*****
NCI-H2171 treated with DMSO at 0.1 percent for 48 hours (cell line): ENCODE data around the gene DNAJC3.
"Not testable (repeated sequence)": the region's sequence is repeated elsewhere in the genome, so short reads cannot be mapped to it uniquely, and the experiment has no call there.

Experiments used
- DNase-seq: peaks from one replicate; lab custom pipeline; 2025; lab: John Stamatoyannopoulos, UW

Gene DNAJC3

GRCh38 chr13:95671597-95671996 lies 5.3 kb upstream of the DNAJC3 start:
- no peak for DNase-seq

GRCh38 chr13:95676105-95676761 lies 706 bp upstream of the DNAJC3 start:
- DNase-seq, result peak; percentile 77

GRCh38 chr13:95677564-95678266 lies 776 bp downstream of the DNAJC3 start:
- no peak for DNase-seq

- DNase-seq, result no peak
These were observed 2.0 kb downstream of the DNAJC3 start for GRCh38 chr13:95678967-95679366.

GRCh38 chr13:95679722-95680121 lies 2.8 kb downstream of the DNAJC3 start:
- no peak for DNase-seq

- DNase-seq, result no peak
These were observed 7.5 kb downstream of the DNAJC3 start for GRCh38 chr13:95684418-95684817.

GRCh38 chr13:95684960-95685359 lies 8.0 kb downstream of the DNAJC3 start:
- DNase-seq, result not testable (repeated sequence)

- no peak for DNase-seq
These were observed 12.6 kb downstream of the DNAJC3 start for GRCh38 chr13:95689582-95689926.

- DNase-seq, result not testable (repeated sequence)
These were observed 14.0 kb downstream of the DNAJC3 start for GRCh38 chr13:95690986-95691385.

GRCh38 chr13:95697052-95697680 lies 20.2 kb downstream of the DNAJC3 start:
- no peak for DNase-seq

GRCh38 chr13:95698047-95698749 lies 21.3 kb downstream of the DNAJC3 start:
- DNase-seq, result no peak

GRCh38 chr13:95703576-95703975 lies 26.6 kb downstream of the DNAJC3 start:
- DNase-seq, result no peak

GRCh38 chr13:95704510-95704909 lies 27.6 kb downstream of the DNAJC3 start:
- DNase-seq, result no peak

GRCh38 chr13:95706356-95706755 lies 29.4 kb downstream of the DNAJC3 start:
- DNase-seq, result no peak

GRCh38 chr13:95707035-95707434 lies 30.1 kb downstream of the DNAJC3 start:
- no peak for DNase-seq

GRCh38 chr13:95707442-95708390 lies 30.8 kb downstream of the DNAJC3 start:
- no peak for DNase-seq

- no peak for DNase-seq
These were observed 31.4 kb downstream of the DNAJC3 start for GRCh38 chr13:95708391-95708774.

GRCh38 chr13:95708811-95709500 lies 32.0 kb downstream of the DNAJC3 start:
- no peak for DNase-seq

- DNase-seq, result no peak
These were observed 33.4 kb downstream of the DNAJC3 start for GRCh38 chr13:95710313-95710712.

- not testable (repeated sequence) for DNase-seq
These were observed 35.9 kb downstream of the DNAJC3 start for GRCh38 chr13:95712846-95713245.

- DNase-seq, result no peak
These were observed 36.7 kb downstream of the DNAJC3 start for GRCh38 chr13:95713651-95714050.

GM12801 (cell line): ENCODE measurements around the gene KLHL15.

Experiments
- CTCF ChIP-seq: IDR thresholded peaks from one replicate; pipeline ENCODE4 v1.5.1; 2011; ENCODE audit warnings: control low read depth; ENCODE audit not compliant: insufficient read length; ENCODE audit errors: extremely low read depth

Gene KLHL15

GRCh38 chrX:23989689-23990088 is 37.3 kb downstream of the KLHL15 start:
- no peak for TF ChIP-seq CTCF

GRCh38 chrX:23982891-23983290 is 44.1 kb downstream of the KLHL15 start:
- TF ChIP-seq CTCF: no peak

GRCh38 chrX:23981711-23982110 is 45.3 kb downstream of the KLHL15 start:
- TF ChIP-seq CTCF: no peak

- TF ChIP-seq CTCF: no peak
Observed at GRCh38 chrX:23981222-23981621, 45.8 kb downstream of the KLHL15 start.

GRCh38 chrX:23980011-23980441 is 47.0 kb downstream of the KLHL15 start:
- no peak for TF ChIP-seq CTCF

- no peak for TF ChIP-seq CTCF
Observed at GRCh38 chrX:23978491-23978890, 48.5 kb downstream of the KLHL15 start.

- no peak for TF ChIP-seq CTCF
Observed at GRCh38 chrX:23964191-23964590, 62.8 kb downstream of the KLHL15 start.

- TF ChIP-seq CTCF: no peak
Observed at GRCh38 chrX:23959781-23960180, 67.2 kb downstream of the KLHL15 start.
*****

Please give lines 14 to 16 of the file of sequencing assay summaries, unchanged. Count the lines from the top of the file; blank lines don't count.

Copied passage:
GRCh38 chr13:95679722-95680121 lies 2.8 kb downstream of the DNAJC3 start:
- no peak for DNase-seq

- DNase-seq, result no peak